Stochastic capital depreciation and the comovement of hours and productivity

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    An unresolved question concerning stochastic depreciation shocks is whether they have to be unrealistically large to have any useful role in a dynamic general equilibrium model economy, as Ambler and Paquet (1994) first suggested. We first consider implied depreciation rates from sectoral data from the Bureau of Economic Analysis. These depreciation rates vary across time solely due to compositional changes within each sector. Hence, they tend to understate the range of fluctuation that would hold if the economic shelf life of capital varied endogenously as in Cooley, Greenwood and Yorukoglu (1997). We find, however, that if depreciation rates follow a Markov switching process, a low variance of the depreciation rate can generate the low correlation between hours worked and productivity in a simple model economy. White noise and autoregressive depreciation shocks, in contrast, require a counterfactually large variance in the depreciation rate to reduce the hours-productivity correlation. We also illustrate the level effects implied by nonlinear decision rules in simulations of dynamic general equilibrium models that include Markov switching parameters. Linear decision rules, in contrast, imply certainty equivalence and ignore the aversion that agents have to the skewed shock distributions that characterize Markov switching.Econometric models ; Productivity

    Fan noise reduction achieved by removing tip flow irregularities behind the rotor - forward arc test configurations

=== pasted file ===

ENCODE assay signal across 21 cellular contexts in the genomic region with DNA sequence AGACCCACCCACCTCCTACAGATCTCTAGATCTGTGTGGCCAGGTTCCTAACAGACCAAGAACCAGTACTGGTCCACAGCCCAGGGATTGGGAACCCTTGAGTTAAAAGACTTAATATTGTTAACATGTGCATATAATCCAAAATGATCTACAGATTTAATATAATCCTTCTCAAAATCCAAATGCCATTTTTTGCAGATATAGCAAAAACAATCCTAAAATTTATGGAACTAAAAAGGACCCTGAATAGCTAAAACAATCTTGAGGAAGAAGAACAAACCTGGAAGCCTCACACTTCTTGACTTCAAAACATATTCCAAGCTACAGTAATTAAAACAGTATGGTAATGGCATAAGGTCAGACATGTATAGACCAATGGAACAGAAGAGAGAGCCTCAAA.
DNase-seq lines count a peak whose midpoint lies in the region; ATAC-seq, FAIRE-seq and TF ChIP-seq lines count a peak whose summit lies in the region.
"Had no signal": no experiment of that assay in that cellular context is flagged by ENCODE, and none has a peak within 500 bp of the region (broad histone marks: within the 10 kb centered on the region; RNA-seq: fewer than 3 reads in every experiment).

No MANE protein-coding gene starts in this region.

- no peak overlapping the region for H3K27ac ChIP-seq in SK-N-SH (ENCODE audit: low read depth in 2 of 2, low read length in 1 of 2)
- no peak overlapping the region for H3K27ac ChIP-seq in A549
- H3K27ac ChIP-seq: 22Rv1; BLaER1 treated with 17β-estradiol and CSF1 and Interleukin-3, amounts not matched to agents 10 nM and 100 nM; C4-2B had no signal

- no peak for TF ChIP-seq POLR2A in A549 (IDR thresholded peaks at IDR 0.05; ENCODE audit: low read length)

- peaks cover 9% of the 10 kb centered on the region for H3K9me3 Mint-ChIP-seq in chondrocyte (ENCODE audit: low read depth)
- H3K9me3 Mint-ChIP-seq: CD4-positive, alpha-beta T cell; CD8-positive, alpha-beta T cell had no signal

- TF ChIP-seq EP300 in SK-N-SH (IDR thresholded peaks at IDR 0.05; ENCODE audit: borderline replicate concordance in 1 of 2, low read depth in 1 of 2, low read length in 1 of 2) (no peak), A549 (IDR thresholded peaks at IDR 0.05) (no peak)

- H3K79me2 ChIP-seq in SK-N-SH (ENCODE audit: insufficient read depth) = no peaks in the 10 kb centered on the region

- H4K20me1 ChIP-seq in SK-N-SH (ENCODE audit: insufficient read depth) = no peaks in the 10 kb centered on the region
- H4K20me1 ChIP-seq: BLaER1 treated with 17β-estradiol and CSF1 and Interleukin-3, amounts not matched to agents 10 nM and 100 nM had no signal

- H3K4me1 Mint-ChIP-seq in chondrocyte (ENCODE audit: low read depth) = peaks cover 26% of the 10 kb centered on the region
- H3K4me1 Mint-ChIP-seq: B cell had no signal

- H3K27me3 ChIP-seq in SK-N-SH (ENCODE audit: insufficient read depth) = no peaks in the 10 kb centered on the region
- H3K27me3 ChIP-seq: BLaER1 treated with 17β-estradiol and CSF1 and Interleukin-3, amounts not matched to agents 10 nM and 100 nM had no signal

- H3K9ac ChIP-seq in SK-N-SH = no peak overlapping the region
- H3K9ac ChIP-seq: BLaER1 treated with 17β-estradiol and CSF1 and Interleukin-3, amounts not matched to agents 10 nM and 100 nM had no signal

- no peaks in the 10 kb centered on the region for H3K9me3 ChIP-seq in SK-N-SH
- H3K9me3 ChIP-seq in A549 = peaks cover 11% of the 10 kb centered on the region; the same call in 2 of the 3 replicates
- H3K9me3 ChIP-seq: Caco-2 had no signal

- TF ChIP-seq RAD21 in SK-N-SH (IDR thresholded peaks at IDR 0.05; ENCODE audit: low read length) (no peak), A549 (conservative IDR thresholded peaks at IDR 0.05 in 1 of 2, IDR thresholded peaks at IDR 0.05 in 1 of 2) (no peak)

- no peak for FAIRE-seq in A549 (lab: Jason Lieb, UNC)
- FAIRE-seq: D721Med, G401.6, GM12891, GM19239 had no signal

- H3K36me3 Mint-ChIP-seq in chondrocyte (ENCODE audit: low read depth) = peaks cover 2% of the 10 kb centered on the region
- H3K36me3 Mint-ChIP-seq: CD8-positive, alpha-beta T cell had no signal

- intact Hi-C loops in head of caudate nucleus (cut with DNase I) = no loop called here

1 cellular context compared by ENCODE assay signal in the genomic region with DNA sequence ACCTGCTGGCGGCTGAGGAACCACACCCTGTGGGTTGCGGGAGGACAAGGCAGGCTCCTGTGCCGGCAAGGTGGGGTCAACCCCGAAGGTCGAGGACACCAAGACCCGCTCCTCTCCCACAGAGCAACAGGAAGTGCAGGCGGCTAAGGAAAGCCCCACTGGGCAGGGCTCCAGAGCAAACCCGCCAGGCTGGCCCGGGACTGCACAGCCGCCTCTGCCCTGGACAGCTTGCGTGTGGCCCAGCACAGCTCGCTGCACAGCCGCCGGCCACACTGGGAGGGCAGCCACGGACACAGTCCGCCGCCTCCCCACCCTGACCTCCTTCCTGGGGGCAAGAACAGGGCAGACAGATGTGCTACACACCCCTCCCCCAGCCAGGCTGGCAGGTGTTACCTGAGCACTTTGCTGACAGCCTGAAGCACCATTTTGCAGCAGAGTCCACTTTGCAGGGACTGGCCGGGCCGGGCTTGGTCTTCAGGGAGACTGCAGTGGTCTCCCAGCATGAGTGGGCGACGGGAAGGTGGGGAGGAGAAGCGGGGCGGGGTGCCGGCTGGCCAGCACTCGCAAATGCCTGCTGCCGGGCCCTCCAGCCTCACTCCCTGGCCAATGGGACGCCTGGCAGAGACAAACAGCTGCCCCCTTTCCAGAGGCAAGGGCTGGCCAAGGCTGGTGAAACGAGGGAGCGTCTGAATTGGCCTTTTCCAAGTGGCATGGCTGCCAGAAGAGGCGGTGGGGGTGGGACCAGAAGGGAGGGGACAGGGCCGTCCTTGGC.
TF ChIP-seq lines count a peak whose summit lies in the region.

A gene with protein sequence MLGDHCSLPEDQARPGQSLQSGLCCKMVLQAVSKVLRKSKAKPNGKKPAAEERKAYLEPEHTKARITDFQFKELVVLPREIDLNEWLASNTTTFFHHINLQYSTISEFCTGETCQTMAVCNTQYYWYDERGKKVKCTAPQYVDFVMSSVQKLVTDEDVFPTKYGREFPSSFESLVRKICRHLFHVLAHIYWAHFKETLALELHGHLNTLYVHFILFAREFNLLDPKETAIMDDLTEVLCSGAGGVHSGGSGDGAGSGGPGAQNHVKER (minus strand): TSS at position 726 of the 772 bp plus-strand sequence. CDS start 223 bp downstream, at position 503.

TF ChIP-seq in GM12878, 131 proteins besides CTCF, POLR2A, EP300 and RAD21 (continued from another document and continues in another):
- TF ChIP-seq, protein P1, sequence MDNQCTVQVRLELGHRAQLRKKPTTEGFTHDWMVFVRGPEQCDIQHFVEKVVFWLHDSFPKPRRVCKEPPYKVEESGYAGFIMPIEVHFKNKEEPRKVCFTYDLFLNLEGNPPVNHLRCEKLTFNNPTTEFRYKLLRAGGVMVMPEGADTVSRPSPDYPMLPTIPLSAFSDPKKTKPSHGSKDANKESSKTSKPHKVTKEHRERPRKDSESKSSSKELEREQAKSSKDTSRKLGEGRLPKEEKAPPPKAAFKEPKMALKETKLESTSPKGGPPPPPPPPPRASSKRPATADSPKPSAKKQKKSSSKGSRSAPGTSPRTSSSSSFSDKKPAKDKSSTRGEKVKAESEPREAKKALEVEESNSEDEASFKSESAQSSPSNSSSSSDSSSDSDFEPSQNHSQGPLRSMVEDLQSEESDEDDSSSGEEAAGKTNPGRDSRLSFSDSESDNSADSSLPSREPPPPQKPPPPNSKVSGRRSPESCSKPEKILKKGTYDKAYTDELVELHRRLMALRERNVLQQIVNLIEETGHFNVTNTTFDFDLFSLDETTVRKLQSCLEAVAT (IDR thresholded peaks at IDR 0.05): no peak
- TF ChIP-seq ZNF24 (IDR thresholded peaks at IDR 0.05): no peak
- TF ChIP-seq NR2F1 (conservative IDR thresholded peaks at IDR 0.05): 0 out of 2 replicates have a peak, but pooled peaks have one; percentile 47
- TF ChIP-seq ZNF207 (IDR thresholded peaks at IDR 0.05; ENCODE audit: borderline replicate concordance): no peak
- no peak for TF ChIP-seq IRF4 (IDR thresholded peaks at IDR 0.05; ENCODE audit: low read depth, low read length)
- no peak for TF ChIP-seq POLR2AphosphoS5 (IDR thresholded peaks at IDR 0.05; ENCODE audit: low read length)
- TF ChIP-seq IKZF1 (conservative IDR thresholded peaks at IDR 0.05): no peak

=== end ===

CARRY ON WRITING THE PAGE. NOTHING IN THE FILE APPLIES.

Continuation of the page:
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    The noise source caused by the interaction of the rotor tip flow irregularities (vortices and velocity defects) with the downstream stator vanes was studied. Fan flow was removed behind a 0.508 meter (20 in.) diameter model turbofan through an outer wall slot between the rotor and stator. Noise measurements were made with far-field microphones positioned in an arc about the fan inlet and with a pressure transducer in the duct behind the stator. Little tone noise reduction was observed in the forward arc during flow removal; possibly because the rotor-stator interaction noise did not propagate upstream through the rotor. Noise reductions were maded in the duct behind the stator and the largest decrease occurred with the first increment of flow removal. This result indicates that the rotor tip flow irregularity-stator interaction is as important a noise producing mechanism as the normally considered rotor wake-stator interaction

    Reduction of fan noise in an anechoic chamber by reducing chamber wall induced inlet flow disturbances